The Ja­panese have some­thing of a rep­u­ta­tion here. Years of ex­tremely high pro­duc­tion stan­dards, pu­rity of ma­te­ri­als, and qual­ity con­trol have given them an en­vi­able rep­u­ta­tion. Many spec sheets proudly boast of Ja­panese 105 C rated elec­trolytic ca­pac­i­tors, the ones to look for. Good ca­pac­i­tors are ex­pen­sive, and this is one area where bud­get PSUs cut cor­ners.

A PC re­quires its juice in three strengths: 12V, 5V, and 3.3V. The main 12V is used for the pro­ces­sor and PCIe cards, as well as fans, drive mo­tors, and any­thing else that needs a de­cent amount of power. The 5V sup­ply is used for drive con­trollers, parts of the moth­er­board chipset, in­clud­ing the BIOS and CMOS, and other sub-sys­tems—USB, PCIe con­trol cir­cuitry, and such. The 3.3V rail typ­i­cally runs your RAM, some graph­ics card func­tions, and other con­trol cir­cuitry. The ma­jor­ity of the power re­quire­ment of your PC falls on the 12V sup­ply, and it’s this that needs the most at­ten­tion.

The moth­er­board also has a num­ber of VRMs—volt­age reg­u­la­tion mod­ules— to sup­ply the more del­i­cate com­po­nents. The pro­ces­sor has its own 12V sup­ply, for ex­am­ple, but you couldn’t send that through any pro­ces­sor made since the 1970s. VRMs use switch­ing tran­sis­tors to lower a DC cur­rent. They are mul­ti­phase syn­chro­nous buck con­vert­ers. Note the term “mul­ti­phase.” Each phase means adding a set of tran­sis­tors, which in­creases the sta­bil­ity of the out­put, re­duc­ing rip­ple (we’ll get to that). More phases doesn’t mean more power—that de­pends on the am­per­age rat­ing of the tran­sis­tors. More is def­i­nitely bet­ter, though.


To sup­ply the main volt­ages, the PSU has a num­ber of rails. A rail is a sep­a­rate line of con­nec­tions, which has a set mon­i­tored and lim­ited out­put, to avoid ex­ces­sive heat­ing and dan­ger­ous loads. There are 12V, 5V, and 3.3V rails, plus a small 5V standby rail, and a now vir­tu­ally un­used -12V rail kept for com­pat­i­bil­ity. 2003’s ATX 2.0 spec calls for two 12V rails: one for the pro­ces­sor, and one for ev­ery­thing else. Orig­i­nally, th­ese were rated at 20A each. This is equiv­a­lent to 240W (watts = amps x volts).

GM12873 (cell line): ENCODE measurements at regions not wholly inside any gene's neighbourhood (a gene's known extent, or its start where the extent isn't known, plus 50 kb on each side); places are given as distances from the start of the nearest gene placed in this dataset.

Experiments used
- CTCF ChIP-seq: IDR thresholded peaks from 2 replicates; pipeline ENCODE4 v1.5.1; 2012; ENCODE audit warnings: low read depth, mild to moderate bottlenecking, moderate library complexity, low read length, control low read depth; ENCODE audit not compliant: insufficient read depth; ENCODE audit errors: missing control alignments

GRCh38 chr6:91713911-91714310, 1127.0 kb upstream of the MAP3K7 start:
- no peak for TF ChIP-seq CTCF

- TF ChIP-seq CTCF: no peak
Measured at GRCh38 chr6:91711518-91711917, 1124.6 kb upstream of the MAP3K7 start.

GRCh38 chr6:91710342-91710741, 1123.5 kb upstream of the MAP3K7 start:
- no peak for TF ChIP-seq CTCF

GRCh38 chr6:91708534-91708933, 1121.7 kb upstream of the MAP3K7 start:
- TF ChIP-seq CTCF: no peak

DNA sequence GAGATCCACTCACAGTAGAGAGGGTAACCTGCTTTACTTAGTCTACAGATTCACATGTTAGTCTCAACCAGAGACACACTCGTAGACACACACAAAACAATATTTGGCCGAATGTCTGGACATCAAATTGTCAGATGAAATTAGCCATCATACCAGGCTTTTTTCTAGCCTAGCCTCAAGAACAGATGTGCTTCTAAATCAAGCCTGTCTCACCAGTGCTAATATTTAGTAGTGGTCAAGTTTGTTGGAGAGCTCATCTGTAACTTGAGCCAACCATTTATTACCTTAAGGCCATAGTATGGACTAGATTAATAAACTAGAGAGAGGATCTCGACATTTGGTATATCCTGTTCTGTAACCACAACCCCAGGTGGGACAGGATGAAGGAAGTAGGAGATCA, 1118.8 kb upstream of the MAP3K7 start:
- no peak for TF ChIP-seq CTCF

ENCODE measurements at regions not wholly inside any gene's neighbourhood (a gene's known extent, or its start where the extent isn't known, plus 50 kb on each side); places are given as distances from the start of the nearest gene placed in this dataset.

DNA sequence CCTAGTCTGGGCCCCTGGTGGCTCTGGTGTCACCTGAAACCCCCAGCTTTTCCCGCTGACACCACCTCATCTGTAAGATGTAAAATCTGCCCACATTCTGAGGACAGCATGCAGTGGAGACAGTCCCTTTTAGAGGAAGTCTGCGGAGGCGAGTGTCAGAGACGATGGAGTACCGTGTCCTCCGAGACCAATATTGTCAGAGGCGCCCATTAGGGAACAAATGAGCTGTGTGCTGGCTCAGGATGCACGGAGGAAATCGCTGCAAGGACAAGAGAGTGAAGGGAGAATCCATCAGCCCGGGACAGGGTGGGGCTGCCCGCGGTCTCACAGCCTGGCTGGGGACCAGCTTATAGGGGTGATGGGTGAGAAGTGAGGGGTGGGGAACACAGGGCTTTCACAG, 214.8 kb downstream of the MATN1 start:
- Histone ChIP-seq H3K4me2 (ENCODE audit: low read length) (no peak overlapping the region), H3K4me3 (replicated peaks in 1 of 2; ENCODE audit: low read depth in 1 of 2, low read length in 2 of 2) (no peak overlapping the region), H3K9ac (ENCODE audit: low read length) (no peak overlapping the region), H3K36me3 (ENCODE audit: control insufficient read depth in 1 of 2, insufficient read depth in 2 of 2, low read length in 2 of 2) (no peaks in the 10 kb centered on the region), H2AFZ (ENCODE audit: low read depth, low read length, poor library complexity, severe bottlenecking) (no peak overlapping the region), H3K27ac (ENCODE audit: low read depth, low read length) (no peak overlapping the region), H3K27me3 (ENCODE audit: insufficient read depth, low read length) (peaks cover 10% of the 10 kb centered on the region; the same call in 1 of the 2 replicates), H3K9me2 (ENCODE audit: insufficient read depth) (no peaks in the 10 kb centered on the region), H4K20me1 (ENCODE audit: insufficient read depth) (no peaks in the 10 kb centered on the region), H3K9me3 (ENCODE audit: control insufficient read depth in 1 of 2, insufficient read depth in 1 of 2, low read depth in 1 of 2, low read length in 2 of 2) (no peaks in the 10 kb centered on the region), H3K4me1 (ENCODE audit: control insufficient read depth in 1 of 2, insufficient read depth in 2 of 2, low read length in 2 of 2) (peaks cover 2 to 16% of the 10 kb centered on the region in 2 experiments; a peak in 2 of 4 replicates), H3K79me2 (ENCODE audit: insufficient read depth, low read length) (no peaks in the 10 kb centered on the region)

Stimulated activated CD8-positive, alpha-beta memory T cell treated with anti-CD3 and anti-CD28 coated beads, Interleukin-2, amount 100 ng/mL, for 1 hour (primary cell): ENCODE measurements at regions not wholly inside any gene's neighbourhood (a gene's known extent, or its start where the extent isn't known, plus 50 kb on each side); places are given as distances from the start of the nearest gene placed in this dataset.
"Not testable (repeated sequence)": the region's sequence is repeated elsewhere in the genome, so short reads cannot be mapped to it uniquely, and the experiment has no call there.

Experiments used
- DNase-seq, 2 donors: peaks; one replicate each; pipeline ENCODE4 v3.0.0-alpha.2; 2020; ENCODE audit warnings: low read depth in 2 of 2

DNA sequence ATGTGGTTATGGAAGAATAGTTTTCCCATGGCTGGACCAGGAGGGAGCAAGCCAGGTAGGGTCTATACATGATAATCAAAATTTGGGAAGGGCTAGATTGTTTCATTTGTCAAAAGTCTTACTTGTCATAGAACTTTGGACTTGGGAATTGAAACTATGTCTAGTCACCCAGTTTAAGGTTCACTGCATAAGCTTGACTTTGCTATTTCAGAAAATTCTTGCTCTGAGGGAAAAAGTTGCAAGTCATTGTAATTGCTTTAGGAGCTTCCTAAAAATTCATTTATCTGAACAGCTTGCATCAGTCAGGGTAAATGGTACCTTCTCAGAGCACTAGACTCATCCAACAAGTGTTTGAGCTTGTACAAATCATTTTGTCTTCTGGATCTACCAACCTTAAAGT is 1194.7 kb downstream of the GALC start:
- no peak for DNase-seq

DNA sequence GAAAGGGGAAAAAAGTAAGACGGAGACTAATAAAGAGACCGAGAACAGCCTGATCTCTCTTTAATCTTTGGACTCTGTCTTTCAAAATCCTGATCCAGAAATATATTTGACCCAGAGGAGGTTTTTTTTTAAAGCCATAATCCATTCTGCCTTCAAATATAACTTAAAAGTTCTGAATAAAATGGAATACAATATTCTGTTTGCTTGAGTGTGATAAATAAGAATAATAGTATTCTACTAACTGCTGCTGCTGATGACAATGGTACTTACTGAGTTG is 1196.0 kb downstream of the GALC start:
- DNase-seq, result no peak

Gen­er­ally, a sin­gle 12V source was split into two rails, with the lower volt­age rails

“A PC wants a steady volt­age, but trans­form­ing and rec­ti­fy­ing adds noise to the sig­nal.”

run­ning off the 12V sup­ply, using VRMs to drop the volt­age. Build­ing fully in­de­pen­dent rails is ex­pen­sive. A few spe­cial­ist PSUs boast “real” mul­ti­ple rails—how­ever, al­most all ac­tu­ally run one and split the out­put. The high de­mands of graph­ics cards, all of which fell on a sin­gle rail, soon caused prob­lems, and the power de­mands hit the buf­fers of the ATX spec­i­fi­ca­tions. PSUs started to split out more rails to cope. Th­ese were con­fig­ured (or should have been; there were some early fail­ures) to spread the power-hun­gry PCIe loads. Each rail’s power rat­ing is its limit be­fore cir­cuit pro­tec­tors cut in. It does not mean the PSU can sup­ply that level of power across all the rails; there’s still a max­i­mum 12V it can de­liver, which may be lower. In 2007, ATX 2.3 fi­nally dropped the 20A limit, one which was in­creas­ingly be­ing breached.

En­ter the one big 12V rail de­sign. Gamers have tra­di­tion­ally liked th­ese—you don’t have to worry about spreading loads. Just con­nect ev­ery­thing, and let the hard­ware draw what it needs from a com­mon pool. Job done. Split­ting down is in­her­ently safer, though—if a part fails on a sin­gle rail PSU, it can po­ten­tially get a huge amount of power sent through it, a hefty shock, and pos­si­bly a fire. The sin­gle rail de­sign is in fa­vor th­ese days, es­pe­cially for en­thu­si­ast rigs, although the server room boys still like their safer mul­ti­ple rail de­signs. Some PSUs of­fer both, with the abil­ity to be con­fig­ured as one big rail, or mul­ti­ple lower am­per­age ones. A neat so­lu­tion.